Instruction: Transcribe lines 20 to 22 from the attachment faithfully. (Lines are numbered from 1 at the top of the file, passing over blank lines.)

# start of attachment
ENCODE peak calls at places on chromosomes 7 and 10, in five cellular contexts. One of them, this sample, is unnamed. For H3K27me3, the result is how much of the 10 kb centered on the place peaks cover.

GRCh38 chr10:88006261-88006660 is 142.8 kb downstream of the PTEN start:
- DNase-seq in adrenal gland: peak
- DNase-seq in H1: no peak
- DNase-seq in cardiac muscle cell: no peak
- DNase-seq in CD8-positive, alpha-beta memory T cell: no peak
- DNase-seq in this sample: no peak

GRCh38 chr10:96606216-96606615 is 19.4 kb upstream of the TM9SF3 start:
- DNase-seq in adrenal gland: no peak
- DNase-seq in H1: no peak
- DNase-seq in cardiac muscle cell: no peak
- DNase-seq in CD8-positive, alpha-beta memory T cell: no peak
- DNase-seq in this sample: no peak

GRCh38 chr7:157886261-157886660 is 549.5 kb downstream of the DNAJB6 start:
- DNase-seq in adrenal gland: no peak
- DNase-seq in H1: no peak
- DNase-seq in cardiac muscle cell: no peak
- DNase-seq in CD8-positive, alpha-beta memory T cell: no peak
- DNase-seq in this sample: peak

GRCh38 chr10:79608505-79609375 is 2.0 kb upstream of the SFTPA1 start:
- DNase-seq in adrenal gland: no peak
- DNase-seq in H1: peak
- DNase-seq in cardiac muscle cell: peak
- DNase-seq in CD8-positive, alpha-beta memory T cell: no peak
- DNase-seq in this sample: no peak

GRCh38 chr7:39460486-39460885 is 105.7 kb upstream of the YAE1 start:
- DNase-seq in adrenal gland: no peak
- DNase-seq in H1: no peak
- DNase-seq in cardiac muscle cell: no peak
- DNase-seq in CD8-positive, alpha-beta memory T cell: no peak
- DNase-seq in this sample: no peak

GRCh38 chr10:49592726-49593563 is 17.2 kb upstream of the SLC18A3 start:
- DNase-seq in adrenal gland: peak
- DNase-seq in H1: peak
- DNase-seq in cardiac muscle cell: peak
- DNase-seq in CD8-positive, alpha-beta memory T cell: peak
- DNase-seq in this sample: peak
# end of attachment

GRCh38 chr10:79608505-79609375 is 2.0 kb upstream of the SFTPA1 start:
- DNase-seq in adrenal gland: no peak
- DNase-seq in H1: peak